A debt management program is a service you can register for through a not-for-profit organization or a private company. By using this service, you authorize a counsellor to speak to creditors on your behalf in order to make special arrangements with them regarding your payments. In most cases, you will have to make one regular payment to your counsellor, who will look after dividing the agreed upon amounts among your creditors. You can decide which creditors you want the organization (budget counselling service) or company to contact on your behalf (in Atlantic Canada, all unsecured creditors must be included in the Debt Management Program). Once again, your budget will help you determine which creditors you should make include.
How much does it cost?
Depending on the province or territory in which you live and the organization you consult, this service may be free or may involve a fee. The fees vary based on the services offered. It may be a fixed fee, an hourly rate, a percentage of the payments made, or a combination of all three. Contact the organizations or the companies offering these services to find out how much they charge. Ask them to mail you a fee schedule. Before signing a contract, make sure it includes all the services discussed and the exact costs you will have to pay. It is a good idea to get a quote from more than one service before making your decision.
Things to do and to remember…
- In order to access this type of service, you must contact a debt management counsellor.
Advantages and disadvantages of contacting your creditors through a debt management program
Some creditors endorse this type of service and your counsellor may therefore achieve better results than if you contact your creditors yourself. Your counsellor may, in some cases, be able to have interest charges reduced or waived and payment terms and amounts modified.
While you are taking part in a debt management program, your creditors will contact your counsellor if any problems arise. This does not, however, prevent you from getting in touch with them directly if you foresee any problems or are able to repay them as a result of additional income.
It saves you a lot of time (and possibly stress), as the counsellor makes all the phone calls and does all the negotiating.
This option is a voluntary arrangement between you and your creditors; as a result, there is nothing stopping them from taking legal action against you or from terminating any arrangement you have since they are not legally obligated to help you. Nonetheless, most creditors will agree to help you since their ultimate goal is to recover as much of the money owing to them as they can.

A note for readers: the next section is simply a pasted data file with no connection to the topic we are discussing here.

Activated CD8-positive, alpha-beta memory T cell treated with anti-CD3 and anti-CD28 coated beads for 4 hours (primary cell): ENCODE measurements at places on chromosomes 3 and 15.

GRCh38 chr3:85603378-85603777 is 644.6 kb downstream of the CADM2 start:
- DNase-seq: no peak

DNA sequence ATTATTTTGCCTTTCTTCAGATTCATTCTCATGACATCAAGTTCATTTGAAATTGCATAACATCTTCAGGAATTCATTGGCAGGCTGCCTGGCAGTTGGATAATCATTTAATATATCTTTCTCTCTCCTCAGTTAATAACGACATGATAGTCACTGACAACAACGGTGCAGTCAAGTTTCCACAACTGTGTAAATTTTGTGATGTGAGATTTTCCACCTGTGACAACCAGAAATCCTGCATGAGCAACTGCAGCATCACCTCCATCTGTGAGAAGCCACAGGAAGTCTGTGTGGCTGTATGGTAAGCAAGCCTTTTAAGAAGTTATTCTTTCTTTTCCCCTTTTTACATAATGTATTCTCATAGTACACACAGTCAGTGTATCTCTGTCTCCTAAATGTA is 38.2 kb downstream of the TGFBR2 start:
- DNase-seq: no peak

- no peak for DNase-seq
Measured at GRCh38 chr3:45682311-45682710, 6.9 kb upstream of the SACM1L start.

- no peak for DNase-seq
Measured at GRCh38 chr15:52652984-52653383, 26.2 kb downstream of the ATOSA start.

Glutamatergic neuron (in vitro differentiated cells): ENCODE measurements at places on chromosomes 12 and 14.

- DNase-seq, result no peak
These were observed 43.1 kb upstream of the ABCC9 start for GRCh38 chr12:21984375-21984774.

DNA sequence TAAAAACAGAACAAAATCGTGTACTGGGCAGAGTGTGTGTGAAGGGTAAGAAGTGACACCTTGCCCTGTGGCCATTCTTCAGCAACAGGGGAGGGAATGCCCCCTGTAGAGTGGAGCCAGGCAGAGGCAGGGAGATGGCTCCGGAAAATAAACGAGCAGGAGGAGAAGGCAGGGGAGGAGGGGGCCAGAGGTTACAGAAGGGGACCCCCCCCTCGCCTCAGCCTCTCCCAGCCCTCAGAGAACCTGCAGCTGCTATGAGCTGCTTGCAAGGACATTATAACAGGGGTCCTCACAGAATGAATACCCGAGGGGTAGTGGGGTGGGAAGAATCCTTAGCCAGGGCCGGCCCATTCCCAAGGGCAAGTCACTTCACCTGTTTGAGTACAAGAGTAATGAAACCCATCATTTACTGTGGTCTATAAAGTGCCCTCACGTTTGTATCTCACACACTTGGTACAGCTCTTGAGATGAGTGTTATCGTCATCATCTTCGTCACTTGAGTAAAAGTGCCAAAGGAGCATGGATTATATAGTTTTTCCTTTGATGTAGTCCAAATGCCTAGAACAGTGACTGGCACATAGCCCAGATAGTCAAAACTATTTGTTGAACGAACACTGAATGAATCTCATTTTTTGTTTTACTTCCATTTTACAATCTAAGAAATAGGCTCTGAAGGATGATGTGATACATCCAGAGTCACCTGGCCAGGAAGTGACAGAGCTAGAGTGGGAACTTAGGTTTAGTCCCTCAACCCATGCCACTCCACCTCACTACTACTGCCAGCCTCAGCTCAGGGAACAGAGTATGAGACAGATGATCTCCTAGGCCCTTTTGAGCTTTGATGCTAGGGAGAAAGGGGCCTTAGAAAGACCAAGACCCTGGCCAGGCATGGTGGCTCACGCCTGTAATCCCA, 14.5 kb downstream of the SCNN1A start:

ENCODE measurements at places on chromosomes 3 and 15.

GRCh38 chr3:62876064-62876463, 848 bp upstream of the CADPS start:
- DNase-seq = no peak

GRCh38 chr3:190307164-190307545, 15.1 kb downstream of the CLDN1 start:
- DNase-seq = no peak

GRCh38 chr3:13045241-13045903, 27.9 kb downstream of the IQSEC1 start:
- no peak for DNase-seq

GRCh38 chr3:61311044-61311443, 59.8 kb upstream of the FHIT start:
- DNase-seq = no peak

You have to agree with the organization not to incur further debt while on this program .1
You will likely face additional costs: higher interest charges arising from a longer debt repayment period and the cost (if any) of using a debt management service.
You can contact one of the organizations below to get more information about contacting your creditors.
Debtor Assistance Program
This program is provided by Service Nova Scotia and Municipal Relations.
Service Nova Scotia and Municipal Relations
Toll free: 1-800-670-4357
SNSMR's Debtor Assistance Program Website
Provincial Mediation Board
Offered by the Saskatchewan Justice Department, this Board provides budgeting advice and counselling services.
Toll free: 1-888-215-2222
Toll free: 1-888-215-2222
Saskatchewan's Provincial Mediation Board Website
Ontario Association of Credit Counselling Services (OACCS)
OACCS is a registered charity that represents a membership network of not-for-profit credit counselling agencies.
Tel.: 1-888-7-IN DEBT
Union des consommateurs
Union is a consumer organization made up of 10 ACEFs (Association cooperative d'économie familiale) as members.
Outside Montreal: 1-888-521-6820
Union des consommateurs's Website
(in French only)
Coalition des associations de consommateurs du Québec
The CACQ is a national group of consumer associations of which, 22 organizations that provide credit counselling services are members.
(in French only)
For all other Provinces and Territories
Credit Counselling Canada (CCC)
CCC is a national association of not-for-profit credit counselling agencies which includes members that serve all provinces and territories. To find the agency nearest you, visit Credit Counselling Canada's Website
Information on other non-profit organizations and for-profit companies that provide credit counselling services can be found in your local phone book.
You can also call your consumer protection association, the ministry that oversees consumer protection in your province / territory or the Better Business Bureau to see if any complaints have been filed against the person or company you are planning to deal with.